The City of Tallahassee has decided to do what Google and Apple have recently done- invest in solar.
On February 25th, 2015 the Tallahassee City Commission voted in favor of the City’s electric utility proposal to build 10 Mega- watt “solar farm” that could be producing electricity as early as December, 2016.
City staff told the City Commission that reductions in the cost of solar power technology, as well as growing interest in clean energy within our community, have made solar power more attractive as a potential energy resource for the City’s electric system.
The proposed project is a large system with electric production capability on the order of mega-watt (millions of watts), constructed on the ground, and connected directly to the utility grid.
The project is different from the smaller “rooftop” solar systems that produce only a few kilo-watts (thousands of watts) and are tied to “net metering agreements” with the utility.
The system would require approximately 100 acres of land for construction. Staff has identified that there may be suitable land at the Hopkins Generating station. Regardless of where the facility is located, the 100 acres required for the project will have to be totally cleared.
The Re-Emergence of Solar
The decrease in the costs of solar power over the last three years has suddenly created a spirited debate over future energy delivery. The debate appears poised to challenge the position of regulated electric utilities which currently rely on government officials to determine prices they can charge for electricity.
Much like the telecommunications revolution over the last thirty years which provided consumers with more competition, and therefore more choices, the advancement in solar power technology could do the same with electricity.
However, for the solar power movement to reach it’s full potential in the private sector here in Florida, state and local laws will have to change.
Currently, businesses that want to build “solar power plants” and sell electricity to customers are forbidden to do so by law.
For example, a business is not allowed, under current law, to lease the roof top of a retail center or an apartment complex and install solar panels and sell electricity to customers.
And this is where the debate over solar power is headed.
How long will it be before local and state governments allow the private sector to compete with electric utilities in providing electricity to customers that have traditionally been captured by monopolies?
Florida and Tallahassee are already behind other states.
In April 2013, Iowa became the 23rd state that allows solar energy companies to offer financing options without the risk of being characterized and regulated like a utility.
The Iowa District Court ruled that solar energy companies offering power purchase agreements, the most common financing arrangement for commercial solar installations nationwide, should not be regulated like an electric utility. This precedent setting case reversed an earlier Iowa Utilities Board decision that had been holding up solar development in the state for over a year.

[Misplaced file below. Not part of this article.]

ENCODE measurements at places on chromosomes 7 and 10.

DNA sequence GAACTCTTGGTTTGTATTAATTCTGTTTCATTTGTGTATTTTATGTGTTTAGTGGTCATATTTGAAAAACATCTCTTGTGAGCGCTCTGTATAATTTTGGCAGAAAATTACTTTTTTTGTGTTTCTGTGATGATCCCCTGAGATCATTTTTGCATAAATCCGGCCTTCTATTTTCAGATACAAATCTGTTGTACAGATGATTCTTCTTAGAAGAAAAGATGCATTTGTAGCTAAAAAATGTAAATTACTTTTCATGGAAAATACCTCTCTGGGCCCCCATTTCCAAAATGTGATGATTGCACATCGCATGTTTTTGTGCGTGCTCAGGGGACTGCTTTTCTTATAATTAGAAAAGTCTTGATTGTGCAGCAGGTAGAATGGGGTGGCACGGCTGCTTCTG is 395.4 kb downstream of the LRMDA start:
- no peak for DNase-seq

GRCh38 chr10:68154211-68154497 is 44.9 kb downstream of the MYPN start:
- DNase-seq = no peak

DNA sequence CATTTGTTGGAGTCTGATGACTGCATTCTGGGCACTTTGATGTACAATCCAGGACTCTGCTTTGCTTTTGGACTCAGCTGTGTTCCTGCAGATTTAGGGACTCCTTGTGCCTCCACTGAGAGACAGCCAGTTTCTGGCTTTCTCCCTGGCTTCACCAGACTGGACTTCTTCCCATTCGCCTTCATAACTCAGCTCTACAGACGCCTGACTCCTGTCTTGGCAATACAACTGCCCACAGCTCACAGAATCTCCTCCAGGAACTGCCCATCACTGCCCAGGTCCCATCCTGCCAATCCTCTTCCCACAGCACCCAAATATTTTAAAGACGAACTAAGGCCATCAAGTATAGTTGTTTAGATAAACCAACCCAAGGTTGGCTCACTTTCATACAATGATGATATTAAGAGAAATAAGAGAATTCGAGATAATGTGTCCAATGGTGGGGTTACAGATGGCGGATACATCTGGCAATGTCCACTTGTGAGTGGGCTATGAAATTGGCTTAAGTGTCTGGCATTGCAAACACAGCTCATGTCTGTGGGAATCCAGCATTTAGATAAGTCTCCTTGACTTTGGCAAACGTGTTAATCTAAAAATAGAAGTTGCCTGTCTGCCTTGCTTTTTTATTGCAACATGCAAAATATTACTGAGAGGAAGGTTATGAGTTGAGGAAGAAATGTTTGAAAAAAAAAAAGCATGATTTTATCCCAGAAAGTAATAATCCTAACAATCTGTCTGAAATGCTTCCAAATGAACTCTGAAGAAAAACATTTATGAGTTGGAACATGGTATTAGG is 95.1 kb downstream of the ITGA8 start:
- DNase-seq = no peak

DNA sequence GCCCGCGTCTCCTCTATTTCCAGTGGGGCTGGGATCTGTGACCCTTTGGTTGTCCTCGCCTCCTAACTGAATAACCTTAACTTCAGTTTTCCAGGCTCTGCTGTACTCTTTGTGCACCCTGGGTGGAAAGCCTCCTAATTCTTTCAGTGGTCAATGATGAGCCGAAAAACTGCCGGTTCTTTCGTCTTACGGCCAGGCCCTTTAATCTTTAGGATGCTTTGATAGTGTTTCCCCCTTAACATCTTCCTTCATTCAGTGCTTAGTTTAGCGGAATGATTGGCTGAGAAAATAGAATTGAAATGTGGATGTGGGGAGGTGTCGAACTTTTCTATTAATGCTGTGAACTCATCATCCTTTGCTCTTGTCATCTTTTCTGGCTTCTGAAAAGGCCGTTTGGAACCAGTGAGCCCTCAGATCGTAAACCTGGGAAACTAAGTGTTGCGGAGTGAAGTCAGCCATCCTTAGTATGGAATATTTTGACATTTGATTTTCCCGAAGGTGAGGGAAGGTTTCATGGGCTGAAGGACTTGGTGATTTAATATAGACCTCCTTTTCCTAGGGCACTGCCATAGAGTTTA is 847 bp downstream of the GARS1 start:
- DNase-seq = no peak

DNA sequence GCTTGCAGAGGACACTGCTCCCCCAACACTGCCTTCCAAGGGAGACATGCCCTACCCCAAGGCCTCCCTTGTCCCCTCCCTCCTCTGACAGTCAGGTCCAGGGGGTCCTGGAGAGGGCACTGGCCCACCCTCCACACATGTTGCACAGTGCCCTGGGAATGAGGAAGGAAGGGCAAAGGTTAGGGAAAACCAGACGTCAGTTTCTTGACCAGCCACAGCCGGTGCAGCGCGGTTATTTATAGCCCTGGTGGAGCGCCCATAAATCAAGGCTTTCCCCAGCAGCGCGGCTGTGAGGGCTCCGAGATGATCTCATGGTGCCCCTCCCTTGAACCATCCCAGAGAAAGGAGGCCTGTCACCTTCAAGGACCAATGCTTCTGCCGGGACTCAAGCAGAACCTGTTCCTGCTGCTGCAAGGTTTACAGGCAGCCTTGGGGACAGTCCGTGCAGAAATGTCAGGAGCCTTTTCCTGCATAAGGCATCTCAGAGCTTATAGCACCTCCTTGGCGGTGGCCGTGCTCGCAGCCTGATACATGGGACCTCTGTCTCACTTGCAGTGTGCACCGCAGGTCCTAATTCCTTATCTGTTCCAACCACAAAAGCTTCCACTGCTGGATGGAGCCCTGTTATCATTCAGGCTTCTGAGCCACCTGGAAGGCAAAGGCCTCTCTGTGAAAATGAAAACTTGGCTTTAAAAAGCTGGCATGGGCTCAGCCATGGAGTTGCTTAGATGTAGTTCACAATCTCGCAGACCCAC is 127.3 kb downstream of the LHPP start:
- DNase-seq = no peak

The movement has serious private sector investors.
Bloomberg reported in February that Apple signed an $850 million agreement to buy solar power from First Solar, the biggest U.S. developer of solar farms. It’s the biggest-ever solar procurement deal for a company that isn’t a utility, and it nearly triples Apple’s stake in solar, according to an analysis by Bloomberg New Energy Finance (BNEF). “The investment amount is enormous,” said Michel Di Capua, head of North American research at BNEF.
Read “What Apple Just Did in Solar Is a Really Big Deal here.
Later in February, Bloomberg reported that Google Inc. made its largest bet yet on renewable energy, a $300 million investment to support at least 25,000 SolarCity Corp. rooftop power plants.
Read about Solar City’s case study for a Toyota dealership, shown in picture below, here.
Google has now committed more than $1.8 billion to renewable energy projects, including wind and solar farms on three continents.
So what is holding back solar power in Florida and in cities like Tallahassee?
Sources in the industry tell TR that the transformation from a monopoly to a competitive market is never easy. Private sector monopolies want to protect profits and a customer base and government owned utilities want to protect tax revenues.
In fact, since Tallahassee’s electric utility is regulated by a municipality, sources tell TR that the City Commission could allow third party businesses to sell electricity. TR is trying to confirm this with the electric utility staff.
However, during the presentation on the 10MW solar project to the City Commission, City staff made a distinction between electric utility provided solar power and private sector or third party provided solar power.
The agenda item stated “other ‘third-party’ models result in a third-party between the Customer and the City. Third-party models differ from the City’s standard direct customer service approach. For these reasons, staff is recommending that the City not pursue either of the third-party models outlined above.”
This is where Floridians for Solar Choice comes in.
This group is behind a statewide initiative to change the Florida Constitution in 2016. The change will allow businesses to sell solar power and industry sources tell TR that the change will impact municipally owned utilities like “Your Own Utility” in the City of Tallahassee.
TR will continue to provide exclusive information on the solar debate in Florida and Tallahassee. Our next report will look at the details of why some groups oppose third party solar power agreements.